Reference group is "an actual or imaginary individual or group conceived of having significant relevance upon an individual's evaluations, aspirations or behaviour" (Park and Lessig 1977 pp.102). It can also be seen as groups with which the individual compares himself, his attitudes, his behaviours, his performance or groups whose social perspectives are assumed by the individual as a framework of reference for his own actions (BettanyÂÂÂ 2010).
Park and Lessig (1977) in their article argues that an influence is accepted if it is identified as increasing the individual's knowledge of his environment and/or his ability to cope with some aspect of this environment, e.g., purchasing a product. They also argued that an individual in a product purchasing situation would be expected to conform to the preferences or expectations of another individual.
According to Bearden and Etzel (1982), a reference group is a person or group of people that significantly influences an individual's behaviour. They also argued that an informational influence is based on the desire to make informed decisions. If an individual is faced with uncertainty, he or she will seek information from sources available. A utilitarian reference group influence is reflected in attempts to comply with the wishes of others to achieve punishment. If an individual feels that certain types of behaviour will result in punishments from others and these outcomes are viewed as important, he or she will find it useful to meet the expectations of these significant others and lastly a value-expressive, is regarded as the need for psychological association with a person or group and is reflected in the acceptance of positions expressed by others.
During the course of our study, we realised that a lot of consumers were also influenced by reference groups. Park and Lessig (1977) argued that an individual in a product purchasing situation would be expected to conform to the preferences or expectations of another individual; this is evident to our ethnography study, particularly when we noticed a young lady who her boyfriend influenced her choice of scandals. This particularly applies to the value-expressive reference group influence where an individual can be influenced because of his simple affect (like) for that group. This is consistent with our study where groups of girls asked for each other's opinion before purchasing items.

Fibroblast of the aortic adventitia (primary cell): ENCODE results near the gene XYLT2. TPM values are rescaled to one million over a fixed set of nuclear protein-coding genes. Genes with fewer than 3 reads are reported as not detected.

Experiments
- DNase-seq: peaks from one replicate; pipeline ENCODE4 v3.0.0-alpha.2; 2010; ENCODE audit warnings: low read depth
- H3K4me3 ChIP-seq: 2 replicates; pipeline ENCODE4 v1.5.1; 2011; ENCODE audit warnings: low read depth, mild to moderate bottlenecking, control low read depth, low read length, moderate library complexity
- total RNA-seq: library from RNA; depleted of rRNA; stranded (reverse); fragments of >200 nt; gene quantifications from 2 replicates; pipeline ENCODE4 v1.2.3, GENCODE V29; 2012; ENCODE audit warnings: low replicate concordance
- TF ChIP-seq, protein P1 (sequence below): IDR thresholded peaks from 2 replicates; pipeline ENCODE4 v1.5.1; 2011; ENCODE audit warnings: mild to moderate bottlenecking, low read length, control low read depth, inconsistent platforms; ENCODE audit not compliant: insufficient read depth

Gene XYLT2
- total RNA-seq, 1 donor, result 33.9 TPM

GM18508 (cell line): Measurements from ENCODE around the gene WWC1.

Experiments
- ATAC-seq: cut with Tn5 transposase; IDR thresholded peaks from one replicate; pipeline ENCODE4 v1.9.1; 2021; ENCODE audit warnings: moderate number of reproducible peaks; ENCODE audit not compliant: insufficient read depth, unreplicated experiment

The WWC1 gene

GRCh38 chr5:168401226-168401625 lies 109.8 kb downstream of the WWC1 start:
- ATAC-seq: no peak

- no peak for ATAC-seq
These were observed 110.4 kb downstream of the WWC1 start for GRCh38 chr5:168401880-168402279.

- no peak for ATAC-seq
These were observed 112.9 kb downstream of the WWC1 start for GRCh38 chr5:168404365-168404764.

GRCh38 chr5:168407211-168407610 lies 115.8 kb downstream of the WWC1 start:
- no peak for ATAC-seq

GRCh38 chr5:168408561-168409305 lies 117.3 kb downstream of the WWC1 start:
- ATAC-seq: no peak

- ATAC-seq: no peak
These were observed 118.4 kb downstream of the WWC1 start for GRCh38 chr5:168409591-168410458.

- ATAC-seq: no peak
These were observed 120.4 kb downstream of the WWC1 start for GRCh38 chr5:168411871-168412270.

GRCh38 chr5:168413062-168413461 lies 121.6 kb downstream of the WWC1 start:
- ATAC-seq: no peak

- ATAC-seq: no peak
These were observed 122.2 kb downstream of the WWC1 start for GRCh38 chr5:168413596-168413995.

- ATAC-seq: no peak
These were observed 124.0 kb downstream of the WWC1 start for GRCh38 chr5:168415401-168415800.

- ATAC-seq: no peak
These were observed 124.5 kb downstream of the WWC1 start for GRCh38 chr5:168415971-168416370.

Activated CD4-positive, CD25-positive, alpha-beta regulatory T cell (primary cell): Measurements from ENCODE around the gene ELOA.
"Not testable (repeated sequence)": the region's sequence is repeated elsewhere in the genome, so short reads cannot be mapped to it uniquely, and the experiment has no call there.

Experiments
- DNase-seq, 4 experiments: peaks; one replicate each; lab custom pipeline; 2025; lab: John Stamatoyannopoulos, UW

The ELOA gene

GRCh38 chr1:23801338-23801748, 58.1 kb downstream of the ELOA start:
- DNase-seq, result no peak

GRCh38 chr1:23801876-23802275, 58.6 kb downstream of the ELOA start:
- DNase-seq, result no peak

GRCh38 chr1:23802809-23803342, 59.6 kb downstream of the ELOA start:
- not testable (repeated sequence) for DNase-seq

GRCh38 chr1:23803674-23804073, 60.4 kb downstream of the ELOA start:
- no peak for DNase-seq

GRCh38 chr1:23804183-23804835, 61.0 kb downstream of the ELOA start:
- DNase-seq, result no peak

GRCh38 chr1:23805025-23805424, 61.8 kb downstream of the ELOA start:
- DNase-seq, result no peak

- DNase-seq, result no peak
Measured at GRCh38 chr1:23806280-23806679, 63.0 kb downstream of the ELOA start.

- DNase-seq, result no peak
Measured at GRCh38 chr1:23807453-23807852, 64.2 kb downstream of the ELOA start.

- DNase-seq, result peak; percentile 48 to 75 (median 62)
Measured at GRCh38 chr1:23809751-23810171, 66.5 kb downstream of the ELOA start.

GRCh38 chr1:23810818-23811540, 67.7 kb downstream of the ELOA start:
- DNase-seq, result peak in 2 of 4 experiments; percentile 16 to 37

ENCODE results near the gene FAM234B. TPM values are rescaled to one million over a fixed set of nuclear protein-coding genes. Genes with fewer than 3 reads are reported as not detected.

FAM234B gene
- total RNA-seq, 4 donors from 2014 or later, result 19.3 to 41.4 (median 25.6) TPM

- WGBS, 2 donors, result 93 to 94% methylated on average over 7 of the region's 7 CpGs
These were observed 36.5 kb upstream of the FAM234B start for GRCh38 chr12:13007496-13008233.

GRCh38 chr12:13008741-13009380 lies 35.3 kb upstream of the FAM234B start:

If an individual is faced with uncertainty, he or she will seek information from sources available (Bearden and Etzel 1982); this agrees to the case where woman who was buying scandals as well made a phone call and was describing the scandals to the person she was talking to, after about 3mins, she made her choice and left. Informational influence is based on the desire to make informed decisions. If an individual feels that certain types of behaviour will result in punishments from others and these outcomes are viewed as important, he or she will find it useful to meet the expectations of these significant others; it relates to our study where a lady came in with her children and picked shoes for them, despite the fact that they were unhappy with their mother's choice of shoes for them, they had to accept it to avoid being punished. This is known as a utilitarian reference group influence which is reflected in attempts to comply with the wishes of others to avoid punishment (Park and Lessig 1977; Bearden and Etzel 1982).